By Debbie Mandel
A little stress, acute stress, is actually good for you. It wakes up your creativity, fuels your vitality and keeps your immune system vigilant. The qualifying word is little. However, when stress becomes chronic and you find yourself rushing from activity to activity with no personal time for yourself, it’s not the external world that is landing on your doorstep; rather it’s your need to constantly open the door!
Here’s what happens when you experience stress. Powerful hormones are released throughout the body, elevating blood pressure and putting your senses on high alert. Glucose is driven up into the brain and muscles. Your evolutionary pre-programmed response is fight, flight or freeze. However, in modern times whom do you fight? Where is the proverbial saber tooth tiger? You take it out on all your relationships, most importantly the relationship you have with yourself.
Ultimately, stress robs you of an optimistic resiliency that allows you to adapt to various obstacles; instead you are hitting your head against a wall of frustration. This is why stress needs to be systematically released because it is toxic to health and happiness. Go green not only by shedding toxic chemicals or processed foods, but also by shedding stress. Even little stressors accumulate and inundate. While you might not be able to control the big stressors in life, you can do something about the small ones. Once you learn to reduce your personal stress response, you will notice that those various aches and pains disappear. Also, you will feel more energetic, experience more “aha” moments, and embrace your authentic true self.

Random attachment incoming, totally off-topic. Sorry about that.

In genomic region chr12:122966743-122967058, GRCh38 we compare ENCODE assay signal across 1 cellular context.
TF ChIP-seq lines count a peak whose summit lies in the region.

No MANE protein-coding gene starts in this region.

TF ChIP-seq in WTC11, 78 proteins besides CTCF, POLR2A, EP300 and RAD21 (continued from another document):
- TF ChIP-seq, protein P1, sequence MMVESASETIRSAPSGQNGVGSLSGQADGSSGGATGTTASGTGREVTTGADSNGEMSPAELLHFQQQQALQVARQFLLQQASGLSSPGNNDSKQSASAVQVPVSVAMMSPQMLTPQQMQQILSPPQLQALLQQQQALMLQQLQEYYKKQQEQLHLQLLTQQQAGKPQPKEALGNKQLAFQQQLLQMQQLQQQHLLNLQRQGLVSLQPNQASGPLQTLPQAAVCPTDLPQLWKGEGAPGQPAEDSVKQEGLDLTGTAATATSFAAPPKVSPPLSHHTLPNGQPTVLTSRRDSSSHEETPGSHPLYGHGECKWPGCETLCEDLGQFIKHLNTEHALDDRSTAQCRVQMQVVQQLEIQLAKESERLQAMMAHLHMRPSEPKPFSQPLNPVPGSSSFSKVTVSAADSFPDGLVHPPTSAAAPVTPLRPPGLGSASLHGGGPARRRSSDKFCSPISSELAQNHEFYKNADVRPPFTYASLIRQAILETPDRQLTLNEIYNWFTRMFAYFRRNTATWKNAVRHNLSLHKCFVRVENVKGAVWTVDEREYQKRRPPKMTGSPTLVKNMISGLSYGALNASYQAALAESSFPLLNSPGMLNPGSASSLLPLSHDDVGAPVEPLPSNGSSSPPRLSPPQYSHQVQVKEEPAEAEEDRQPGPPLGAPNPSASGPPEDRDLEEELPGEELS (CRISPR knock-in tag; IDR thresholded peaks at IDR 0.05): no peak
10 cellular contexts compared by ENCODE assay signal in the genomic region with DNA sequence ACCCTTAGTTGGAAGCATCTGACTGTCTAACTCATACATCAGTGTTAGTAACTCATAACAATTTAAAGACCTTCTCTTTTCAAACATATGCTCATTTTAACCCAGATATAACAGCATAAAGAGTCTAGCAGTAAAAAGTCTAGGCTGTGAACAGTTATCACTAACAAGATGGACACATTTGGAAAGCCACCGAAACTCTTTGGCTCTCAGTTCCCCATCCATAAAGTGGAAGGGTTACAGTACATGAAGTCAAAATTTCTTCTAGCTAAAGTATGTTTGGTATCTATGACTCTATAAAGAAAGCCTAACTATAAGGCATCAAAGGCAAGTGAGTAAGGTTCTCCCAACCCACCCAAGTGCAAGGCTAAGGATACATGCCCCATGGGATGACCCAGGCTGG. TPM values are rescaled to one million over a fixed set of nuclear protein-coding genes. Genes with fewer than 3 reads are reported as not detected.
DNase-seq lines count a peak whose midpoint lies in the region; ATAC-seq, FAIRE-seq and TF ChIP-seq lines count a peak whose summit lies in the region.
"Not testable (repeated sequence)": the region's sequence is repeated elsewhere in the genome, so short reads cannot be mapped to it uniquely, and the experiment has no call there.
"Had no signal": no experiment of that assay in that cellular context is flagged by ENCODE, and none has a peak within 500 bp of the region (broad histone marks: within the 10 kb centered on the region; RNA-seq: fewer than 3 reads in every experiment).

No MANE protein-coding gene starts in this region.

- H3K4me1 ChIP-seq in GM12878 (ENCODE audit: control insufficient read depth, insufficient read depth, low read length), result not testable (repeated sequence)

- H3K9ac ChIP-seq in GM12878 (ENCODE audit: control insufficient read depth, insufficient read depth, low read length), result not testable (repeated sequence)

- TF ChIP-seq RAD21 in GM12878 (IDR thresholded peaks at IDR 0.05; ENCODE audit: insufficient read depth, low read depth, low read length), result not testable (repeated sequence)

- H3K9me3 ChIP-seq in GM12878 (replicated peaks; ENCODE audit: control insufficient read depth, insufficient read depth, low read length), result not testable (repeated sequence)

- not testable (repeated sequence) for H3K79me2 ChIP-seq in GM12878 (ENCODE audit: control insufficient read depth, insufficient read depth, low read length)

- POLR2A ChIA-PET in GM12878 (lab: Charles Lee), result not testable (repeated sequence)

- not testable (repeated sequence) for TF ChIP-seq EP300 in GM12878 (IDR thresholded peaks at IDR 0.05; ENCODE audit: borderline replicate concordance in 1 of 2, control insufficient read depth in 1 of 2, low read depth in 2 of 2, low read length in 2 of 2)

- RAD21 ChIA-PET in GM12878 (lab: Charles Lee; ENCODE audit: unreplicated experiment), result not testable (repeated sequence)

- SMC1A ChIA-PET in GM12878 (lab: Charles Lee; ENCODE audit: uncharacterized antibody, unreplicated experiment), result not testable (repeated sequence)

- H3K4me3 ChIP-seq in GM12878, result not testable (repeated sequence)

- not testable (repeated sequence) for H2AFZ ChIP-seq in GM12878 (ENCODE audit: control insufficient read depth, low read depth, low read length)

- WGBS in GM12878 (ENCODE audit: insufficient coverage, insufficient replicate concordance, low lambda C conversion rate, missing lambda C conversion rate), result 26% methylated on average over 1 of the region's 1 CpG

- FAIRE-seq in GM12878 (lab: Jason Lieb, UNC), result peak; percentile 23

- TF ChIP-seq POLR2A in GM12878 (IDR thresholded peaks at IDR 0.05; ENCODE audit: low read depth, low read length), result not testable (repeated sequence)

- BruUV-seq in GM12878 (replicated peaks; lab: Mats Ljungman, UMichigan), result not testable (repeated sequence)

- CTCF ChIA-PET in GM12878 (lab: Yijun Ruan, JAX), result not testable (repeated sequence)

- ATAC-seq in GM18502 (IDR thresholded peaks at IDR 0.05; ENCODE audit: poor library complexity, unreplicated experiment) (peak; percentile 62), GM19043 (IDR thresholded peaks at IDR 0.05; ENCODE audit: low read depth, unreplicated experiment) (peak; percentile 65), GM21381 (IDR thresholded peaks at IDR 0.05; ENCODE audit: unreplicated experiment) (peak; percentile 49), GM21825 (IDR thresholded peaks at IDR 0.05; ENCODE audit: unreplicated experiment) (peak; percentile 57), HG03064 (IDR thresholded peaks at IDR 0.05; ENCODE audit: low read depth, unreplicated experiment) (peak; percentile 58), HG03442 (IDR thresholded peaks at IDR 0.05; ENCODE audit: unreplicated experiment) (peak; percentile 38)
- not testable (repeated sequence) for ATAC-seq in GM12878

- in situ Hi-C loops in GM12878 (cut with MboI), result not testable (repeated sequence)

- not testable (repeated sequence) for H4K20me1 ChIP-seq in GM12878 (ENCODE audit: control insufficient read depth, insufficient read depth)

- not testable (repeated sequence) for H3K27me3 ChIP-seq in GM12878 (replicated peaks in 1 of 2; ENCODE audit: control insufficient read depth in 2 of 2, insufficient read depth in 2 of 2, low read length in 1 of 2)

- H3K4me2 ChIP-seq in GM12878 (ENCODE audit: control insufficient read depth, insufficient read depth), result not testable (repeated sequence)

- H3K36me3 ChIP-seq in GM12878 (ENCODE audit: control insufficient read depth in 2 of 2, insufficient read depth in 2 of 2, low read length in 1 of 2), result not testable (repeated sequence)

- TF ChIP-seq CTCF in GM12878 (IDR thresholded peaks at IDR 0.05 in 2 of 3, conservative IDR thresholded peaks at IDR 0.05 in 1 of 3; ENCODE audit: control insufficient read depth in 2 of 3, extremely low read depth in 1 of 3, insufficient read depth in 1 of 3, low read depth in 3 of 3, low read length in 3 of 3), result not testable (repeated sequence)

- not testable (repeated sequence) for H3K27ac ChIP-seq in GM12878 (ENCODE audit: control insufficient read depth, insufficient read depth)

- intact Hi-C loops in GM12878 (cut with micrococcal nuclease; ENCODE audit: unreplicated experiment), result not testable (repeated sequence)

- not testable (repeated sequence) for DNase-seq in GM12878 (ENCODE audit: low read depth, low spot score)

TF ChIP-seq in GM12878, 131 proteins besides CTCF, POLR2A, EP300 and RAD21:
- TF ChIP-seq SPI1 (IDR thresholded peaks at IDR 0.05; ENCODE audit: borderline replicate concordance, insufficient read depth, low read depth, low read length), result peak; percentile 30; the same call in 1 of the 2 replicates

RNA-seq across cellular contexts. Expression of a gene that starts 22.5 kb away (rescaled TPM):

• Begin your day in control instead of waking up with a jolt. Set your alarm clock five minutes earlier to lie in bed and ease into your day.
• Have a power breakfast of lean protein, complex carbohydrates. Complex carbs will help you release serotonin to stabilize mood and lean protein will help your brain focus. Food and mood correlate highly. Throughout the day eat balanced snacks and meals to be balanced. The Mediterranean diet is a good stress-reduction diet.
• Be aware that you are blown about in different directions with multi-tasking and over-scheduling. Begin by shedding one thing from your to-do list. How does this make you feel? What can you do for yourself with this new-found time?
• Move stress out of your body. Walk your legs to their next happiness. Begin an exercise program because Activity Alleviates Anxiety.
• Spend time outdoors to reset your natural rhythm from the technology overload. The sunshine vitamin improves mood.
Live in the moment. One moment can be bad, the next one good.
• Find a creative hobby to compensate you for loss, disappointment and sadness. Fill the emptiness with what makes your heart sing.
• Practice re-framing negatives into positives every day. Human beings have a negativity bias which perpetuates the stress response and makes things seem more awful than they are. We all take the facts and make up stories about them. Make yours a positive or witty story. Cultivate a positivity bias to live in greater joy.
- Debbie Mandel, MA is the author of Turn On Your Inner Light and Addicted to Stress. She creates stress-management workshops and is an inspiring speaker. To learn more visit: www.turnonyourinnerlight.com